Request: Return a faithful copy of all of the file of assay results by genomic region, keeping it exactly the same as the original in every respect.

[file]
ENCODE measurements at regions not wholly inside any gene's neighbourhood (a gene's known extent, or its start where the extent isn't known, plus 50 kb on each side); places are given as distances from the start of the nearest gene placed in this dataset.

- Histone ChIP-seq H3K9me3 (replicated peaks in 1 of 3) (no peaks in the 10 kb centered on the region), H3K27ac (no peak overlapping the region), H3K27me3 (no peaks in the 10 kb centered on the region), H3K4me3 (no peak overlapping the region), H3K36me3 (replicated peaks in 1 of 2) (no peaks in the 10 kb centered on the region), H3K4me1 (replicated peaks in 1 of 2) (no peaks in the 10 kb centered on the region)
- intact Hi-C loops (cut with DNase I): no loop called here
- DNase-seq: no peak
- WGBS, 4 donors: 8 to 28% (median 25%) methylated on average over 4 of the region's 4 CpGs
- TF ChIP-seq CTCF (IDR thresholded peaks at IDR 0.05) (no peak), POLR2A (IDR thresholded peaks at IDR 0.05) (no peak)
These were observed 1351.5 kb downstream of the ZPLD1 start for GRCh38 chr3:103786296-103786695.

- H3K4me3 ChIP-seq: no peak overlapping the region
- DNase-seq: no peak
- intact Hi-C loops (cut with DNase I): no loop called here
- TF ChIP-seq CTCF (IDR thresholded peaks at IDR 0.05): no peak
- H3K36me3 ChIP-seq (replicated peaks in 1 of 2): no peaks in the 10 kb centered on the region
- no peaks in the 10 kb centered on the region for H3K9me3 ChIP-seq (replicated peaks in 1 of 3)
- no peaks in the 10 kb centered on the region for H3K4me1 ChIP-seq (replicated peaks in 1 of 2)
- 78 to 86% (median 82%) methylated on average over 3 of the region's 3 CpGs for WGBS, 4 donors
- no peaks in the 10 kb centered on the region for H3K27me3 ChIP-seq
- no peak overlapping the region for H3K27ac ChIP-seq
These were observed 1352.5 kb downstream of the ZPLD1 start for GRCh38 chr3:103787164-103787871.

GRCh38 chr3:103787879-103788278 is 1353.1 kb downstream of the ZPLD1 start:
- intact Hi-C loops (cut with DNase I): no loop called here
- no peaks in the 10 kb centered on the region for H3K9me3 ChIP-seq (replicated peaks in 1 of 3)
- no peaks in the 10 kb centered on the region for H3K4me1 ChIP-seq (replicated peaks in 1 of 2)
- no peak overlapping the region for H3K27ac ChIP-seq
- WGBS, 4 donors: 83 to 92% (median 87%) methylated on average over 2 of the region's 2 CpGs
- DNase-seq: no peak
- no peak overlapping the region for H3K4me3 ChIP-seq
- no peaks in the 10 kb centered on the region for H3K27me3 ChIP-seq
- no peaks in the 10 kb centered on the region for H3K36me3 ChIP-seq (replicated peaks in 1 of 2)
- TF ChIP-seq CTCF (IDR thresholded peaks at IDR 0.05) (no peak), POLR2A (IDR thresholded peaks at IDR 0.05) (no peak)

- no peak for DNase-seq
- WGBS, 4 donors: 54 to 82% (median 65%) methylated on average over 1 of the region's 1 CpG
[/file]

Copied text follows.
ENCODE measurements at regions not wholly inside any gene's neighbourhood (a gene's known extent, or its start where the extent isn't known, plus 50 kb on each side); places are given as distances from the start of the nearest gene placed in this dataset.

- Histone ChIP-seq H3K9me3 (replicated peaks in 1 of 3) (no peaks in the 10 kb centered on the region), H3K27ac (no peak overlapping the region), H3K27me3 (no peaks in the 10 kb centered on the region), H3K4me3 (no peak overlapping the region), H3K36me3 (replicated peaks in 1 of 2) (no peaks in the 10 kb centered on the region), H3K4me1 (replicated peaks in 1 of 2) (no peaks in the 10 kb centered on the region)
- intact Hi-C loops (cut with DNase I): no loop called here
- DNase-seq: no peak
- WGBS, 4 donors: 8 to 28% (median 25%) methylated on average over 4 of the region's 4 CpGs
- TF ChIP-seq CTCF (IDR thresholded peaks at IDR 0.05) (no peak), POLR2A (IDR thresholded peaks at IDR 0.05) (no peak)
These were observed 1351.5 kb downstream of the ZPLD1 start for GRCh38 chr3:103786296-103786695.

- H3K4me3 ChIP-seq: no peak overlapping the region
- DNase-seq: no peak
- intact Hi-C loops (cut with DNase I): no loop called here
- TF ChIP-seq CTCF (IDR thresholded peaks at IDR 0.05): no peak
- H3K36me3 ChIP-seq (replicated peaks in 1 of 2): no peaks in the 10 kb centered on the region
- no peaks in the 10 kb centered on the region for H3K9me3 ChIP-seq (replicated peaks in 1 of 3)
- no peaks in the 10 kb centered on the region for H3K4me1 ChIP-seq (replicated peaks in 1 of 2)
- 78 to 86% (median 82%) methylated on average over 3 of the region's 3 CpGs for WGBS, 4 donors
- no peaks in the 10 kb centered on the region for H3K27me3 ChIP-seq
- no peak overlapping the region for H3K27ac ChIP-seq
These were observed 1352.5 kb downstream of the ZPLD1 start for GRCh38 chr3:103787164-103787871.

GRCh38 chr3:103787879-103788278 is 1353.1 kb downstream of the ZPLD1 start:
- intact Hi-C loops (cut with DNase I): no loop called here
- no peaks in the 10 kb centered on the region for H3K9me3 ChIP-seq (replicated peaks in 1 of 3)
- no peaks in the 10 kb centered on the region for H3K4me1 ChIP-seq (replicated peaks in 1 of 2)
- no peak overlapping the region for H3K27ac ChIP-seq
- WGBS, 4 donors: 83 to 92% (median 87%) methylated on average over 2 of the region's 2 CpGs
- DNase-seq: no peak
- no peak overlapping the region for H3K4me3 ChIP-seq
- no peaks in the 10 kb centered on the region for H3K27me3 ChIP-seq
- no peaks in the 10 kb centered on the region for H3K36me3 ChIP-seq (replicated peaks in 1 of 2)
- TF ChIP-seq CTCF (IDR thresholded peaks at IDR 0.05) (no peak), POLR2A (IDR thresholded peaks at IDR 0.05) (no peak)

- no peak for DNase-seq
- WGBS, 4 donors: 54 to 82% (median 65%) methylated on average over 1 of the region's 1 CpG